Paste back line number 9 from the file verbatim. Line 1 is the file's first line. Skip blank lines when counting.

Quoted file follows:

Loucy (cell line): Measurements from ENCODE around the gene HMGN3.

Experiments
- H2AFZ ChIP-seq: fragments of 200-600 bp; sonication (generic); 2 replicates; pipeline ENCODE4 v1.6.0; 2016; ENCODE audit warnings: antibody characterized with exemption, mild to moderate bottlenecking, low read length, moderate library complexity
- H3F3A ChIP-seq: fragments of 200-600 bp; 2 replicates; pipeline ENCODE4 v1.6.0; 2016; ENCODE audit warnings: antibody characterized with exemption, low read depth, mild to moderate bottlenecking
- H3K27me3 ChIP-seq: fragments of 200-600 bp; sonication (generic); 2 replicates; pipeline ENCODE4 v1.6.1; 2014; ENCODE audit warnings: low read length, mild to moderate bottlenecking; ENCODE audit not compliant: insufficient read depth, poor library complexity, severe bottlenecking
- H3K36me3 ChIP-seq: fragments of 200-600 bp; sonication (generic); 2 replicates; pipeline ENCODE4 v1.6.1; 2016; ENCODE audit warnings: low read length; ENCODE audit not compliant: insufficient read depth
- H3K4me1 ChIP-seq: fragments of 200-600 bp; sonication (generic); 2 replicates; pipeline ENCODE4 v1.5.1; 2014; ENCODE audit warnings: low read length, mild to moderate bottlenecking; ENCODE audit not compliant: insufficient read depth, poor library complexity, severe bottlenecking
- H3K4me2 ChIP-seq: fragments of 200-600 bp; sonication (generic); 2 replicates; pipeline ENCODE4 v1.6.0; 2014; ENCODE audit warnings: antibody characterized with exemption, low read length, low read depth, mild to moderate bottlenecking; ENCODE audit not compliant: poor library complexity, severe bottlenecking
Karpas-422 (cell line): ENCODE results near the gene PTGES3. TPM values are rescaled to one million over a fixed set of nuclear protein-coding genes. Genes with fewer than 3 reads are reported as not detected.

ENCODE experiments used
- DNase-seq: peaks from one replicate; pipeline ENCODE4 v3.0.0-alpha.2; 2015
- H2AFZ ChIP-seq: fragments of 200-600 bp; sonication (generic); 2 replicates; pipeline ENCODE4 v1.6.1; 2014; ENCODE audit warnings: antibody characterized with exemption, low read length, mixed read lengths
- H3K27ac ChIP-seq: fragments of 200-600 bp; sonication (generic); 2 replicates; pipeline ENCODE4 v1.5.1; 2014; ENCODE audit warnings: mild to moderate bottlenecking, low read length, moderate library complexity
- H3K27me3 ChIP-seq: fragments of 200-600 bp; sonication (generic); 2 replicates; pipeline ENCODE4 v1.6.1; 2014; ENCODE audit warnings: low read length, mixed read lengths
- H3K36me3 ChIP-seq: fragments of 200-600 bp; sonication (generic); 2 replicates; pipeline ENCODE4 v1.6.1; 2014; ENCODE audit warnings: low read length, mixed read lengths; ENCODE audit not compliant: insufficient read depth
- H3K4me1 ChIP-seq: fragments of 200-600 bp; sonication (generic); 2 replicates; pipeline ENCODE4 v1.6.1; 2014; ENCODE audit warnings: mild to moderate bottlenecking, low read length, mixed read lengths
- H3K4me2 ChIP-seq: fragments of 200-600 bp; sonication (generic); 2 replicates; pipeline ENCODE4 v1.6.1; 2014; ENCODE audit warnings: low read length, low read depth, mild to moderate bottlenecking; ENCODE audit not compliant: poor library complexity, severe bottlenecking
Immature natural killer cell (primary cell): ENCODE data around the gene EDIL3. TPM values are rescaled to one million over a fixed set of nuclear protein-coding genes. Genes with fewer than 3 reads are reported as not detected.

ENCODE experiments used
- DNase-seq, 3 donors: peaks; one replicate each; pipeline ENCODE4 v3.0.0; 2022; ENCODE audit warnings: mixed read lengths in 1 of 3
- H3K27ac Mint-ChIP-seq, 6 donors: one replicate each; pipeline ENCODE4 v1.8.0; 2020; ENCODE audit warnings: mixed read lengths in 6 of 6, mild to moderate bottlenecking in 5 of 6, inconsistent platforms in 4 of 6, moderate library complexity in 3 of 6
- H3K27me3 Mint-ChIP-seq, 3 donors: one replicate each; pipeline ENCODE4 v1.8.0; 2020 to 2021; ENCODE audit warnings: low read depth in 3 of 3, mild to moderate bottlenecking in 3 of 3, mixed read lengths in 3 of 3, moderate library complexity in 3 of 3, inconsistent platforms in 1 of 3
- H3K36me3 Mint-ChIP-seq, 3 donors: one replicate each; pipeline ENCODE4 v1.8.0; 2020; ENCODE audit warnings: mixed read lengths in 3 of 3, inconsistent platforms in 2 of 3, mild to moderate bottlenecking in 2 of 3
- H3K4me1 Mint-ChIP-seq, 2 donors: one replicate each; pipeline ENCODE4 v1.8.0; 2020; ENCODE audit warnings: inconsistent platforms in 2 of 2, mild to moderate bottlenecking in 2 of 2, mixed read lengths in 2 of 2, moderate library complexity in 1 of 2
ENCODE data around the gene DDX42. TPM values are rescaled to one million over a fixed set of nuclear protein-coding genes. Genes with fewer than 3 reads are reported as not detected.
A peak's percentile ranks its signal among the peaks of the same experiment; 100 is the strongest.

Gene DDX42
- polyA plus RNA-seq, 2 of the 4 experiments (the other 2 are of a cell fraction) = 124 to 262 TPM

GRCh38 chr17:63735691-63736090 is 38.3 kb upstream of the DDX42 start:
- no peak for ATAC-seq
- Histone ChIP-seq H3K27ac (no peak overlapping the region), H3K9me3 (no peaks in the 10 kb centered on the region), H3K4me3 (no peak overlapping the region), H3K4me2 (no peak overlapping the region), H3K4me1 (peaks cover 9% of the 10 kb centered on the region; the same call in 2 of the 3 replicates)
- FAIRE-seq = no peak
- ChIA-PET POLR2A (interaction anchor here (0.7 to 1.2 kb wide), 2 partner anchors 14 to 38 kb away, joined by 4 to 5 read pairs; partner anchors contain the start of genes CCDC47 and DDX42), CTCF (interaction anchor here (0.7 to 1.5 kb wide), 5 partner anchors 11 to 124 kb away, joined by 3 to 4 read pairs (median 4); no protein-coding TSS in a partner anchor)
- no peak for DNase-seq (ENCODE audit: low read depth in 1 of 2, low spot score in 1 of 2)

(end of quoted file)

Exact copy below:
Karpas-422 (cell line): ENCODE results near the gene PTGES3. TPM values are rescaled to one million over a fixed set of nuclear protein-coding genes. Genes with fewer than 3 reads are reported as not detected.